Is this what transparency looks like?
Nearly three weeks after police shot and killed Juston Root in a confrontation that started at Brigham and Women’s Hospital, Suffolk District Attorney Rachael Rollins held a press conference Tuesday to announce what many had already begun to suspect.
Namely, that Root, a 41-year-old man with a history of mental illness, had been shot while brandishing not a real weapon, but a fake one.
A Brigham parking valet — who has yet to be identified — was wounded in the same incident. Like Root, the valet was hit by a shot fired by a Boston police officer. That shot, as Rollins confirmed, was believed to have ricocheted before striking the victim in the eye.
After the confrontation with police, Root stumbled and ran away. He would jump into his Chevy Volt and drive west down Route 9, where he was fatally shot in another confrontation with police four miles away, near the Chestnut Hill Mall.
Though the full investigation may take months to complete, Rollins said she felt obligated to announce what she knows so far about the initial shooting, and to disclose that the valet was wounded by a Boston police officer.
“I didn’t want to wait months for this to come out,” Rollins said.
This investigation has been complicated by a number of factors, she said. First the fact that it was really two separate incidents, involving four different law enforcement agencies — the Boston, Brookline, and Newton police departments, as well as the State Police.
Boston Police Commissioner William Gross said the video clearly showed that the shooting was justified.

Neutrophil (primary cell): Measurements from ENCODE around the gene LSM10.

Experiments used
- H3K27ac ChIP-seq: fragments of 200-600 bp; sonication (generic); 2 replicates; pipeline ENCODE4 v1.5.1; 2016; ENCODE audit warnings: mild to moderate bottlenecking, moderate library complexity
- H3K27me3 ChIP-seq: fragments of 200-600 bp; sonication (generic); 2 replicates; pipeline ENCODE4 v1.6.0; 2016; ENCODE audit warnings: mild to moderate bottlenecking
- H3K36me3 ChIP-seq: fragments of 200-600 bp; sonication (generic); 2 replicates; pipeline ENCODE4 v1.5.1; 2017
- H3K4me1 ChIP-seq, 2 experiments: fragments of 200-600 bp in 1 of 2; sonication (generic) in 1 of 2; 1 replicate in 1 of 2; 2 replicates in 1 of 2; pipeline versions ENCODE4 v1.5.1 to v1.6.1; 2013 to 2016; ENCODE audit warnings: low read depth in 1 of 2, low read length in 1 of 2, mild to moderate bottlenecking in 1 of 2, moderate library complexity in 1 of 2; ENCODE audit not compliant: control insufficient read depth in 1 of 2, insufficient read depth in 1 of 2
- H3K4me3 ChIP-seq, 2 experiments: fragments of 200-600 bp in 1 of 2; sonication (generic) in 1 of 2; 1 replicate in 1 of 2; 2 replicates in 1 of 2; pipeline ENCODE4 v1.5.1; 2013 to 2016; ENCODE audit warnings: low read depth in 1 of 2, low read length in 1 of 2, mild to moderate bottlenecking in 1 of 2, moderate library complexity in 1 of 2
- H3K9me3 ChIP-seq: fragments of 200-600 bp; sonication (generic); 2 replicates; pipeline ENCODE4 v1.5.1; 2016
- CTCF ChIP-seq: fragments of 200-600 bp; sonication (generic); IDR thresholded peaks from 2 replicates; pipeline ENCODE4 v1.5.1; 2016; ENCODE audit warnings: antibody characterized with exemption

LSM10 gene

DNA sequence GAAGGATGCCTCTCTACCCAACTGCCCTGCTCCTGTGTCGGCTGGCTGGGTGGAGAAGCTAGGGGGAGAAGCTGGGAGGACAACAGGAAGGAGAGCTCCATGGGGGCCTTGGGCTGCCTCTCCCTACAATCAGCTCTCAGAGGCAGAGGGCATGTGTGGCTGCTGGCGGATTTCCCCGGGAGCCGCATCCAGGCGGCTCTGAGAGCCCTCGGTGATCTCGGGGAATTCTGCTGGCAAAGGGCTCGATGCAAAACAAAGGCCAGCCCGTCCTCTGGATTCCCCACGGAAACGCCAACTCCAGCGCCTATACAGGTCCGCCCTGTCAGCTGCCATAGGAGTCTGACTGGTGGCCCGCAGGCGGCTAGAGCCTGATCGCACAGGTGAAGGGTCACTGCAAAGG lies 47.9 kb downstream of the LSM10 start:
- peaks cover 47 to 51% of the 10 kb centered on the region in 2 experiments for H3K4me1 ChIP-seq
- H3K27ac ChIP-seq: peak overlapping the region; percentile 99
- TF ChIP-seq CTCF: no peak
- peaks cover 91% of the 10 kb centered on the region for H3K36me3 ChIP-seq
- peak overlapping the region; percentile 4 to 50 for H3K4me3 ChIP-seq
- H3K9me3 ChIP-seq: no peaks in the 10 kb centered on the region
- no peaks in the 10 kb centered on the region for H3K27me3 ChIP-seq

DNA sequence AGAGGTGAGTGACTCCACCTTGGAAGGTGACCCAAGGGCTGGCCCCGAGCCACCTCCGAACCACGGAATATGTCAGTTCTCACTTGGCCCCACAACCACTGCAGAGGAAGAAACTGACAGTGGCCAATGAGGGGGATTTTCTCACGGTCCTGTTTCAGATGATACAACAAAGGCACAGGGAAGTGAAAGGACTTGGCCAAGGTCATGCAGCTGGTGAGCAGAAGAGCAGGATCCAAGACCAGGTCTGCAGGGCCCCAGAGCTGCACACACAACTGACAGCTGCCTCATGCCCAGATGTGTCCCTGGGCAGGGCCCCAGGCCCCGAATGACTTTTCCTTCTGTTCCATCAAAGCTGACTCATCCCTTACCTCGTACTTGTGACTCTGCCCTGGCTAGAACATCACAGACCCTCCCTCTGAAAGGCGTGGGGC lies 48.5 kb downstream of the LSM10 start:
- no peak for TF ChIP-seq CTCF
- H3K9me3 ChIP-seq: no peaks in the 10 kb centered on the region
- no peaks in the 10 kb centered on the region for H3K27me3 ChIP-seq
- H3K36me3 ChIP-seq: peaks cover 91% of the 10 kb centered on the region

“As you can see in this video, things happened in a matter of seconds,” Gross said. “We’re human too, and quite frankly you can see that officer was quite definitely in fear of his life.”
Rollins said she also considered it important that Root’s family, as well as the valet, knew what was being announced before they heard it in the media. She met with Root’s family at their attorney’s office before the press conference Tuesday; simultaneously, her first assistant, Dan Mulhern, and Gross were briefing the valet.
This incident is a tragedy for Root’s loved ones, of course. But it has also definitely disrupted the peace at Brigham and Women’s, which was the scene of a deadly shooting of a beloved surgeon five years ago.
The most pressing question is whether police acted appropriately in shooting Root. Obviously, more evidence could come to light, and Rollins cautioned more than once that a final determination could be months away.
Also, hers is not the only investigation. Because Root died in Norfolk County, Rollins’s counterpart Michael Morrissey, is investigating as well. Morrissey’s spokesman said Tuesday there is no firm time for announcing any developments in that part of the case.
The Brigham shooting promises to be a test of the relationship between Rollins and Gross. A police-involved shooting inevitably creates tension between their agencies. In such situations, the investigators become the investigated. That’s never comfortable.
But tender feelings are nothing compared to the urgency of getting to the heart of this puzzling shooting. Why was Root walking around a hospital with a replica handgun? What did he want? Might there have been a peaceful resolution, or no? All those questions have yet to be answered.
Already we know more than we might have known in years past — just because we’ve seen at least part of what happened. It’s now on all of the other investigating agencies — specifically, the Norfolk DA’s office — to meet that same standard of transparency.
Ultimately, what happened outside the Brigham three weeks ago is a piece of a larger puzzle. We still don’t know who shot Root to death, or why his life came to that end.
But a district attorney has acknowledged that we have a right to know, and not after any potential firestorm has had plenty of time to blow over.
That’s a policy many of Rollins’s predecessors wouldn’t recognize.
Adrian Walker is a Globe columnist. He can be reached at email@example.com. Follow him on Twitter @Adrian_Walker.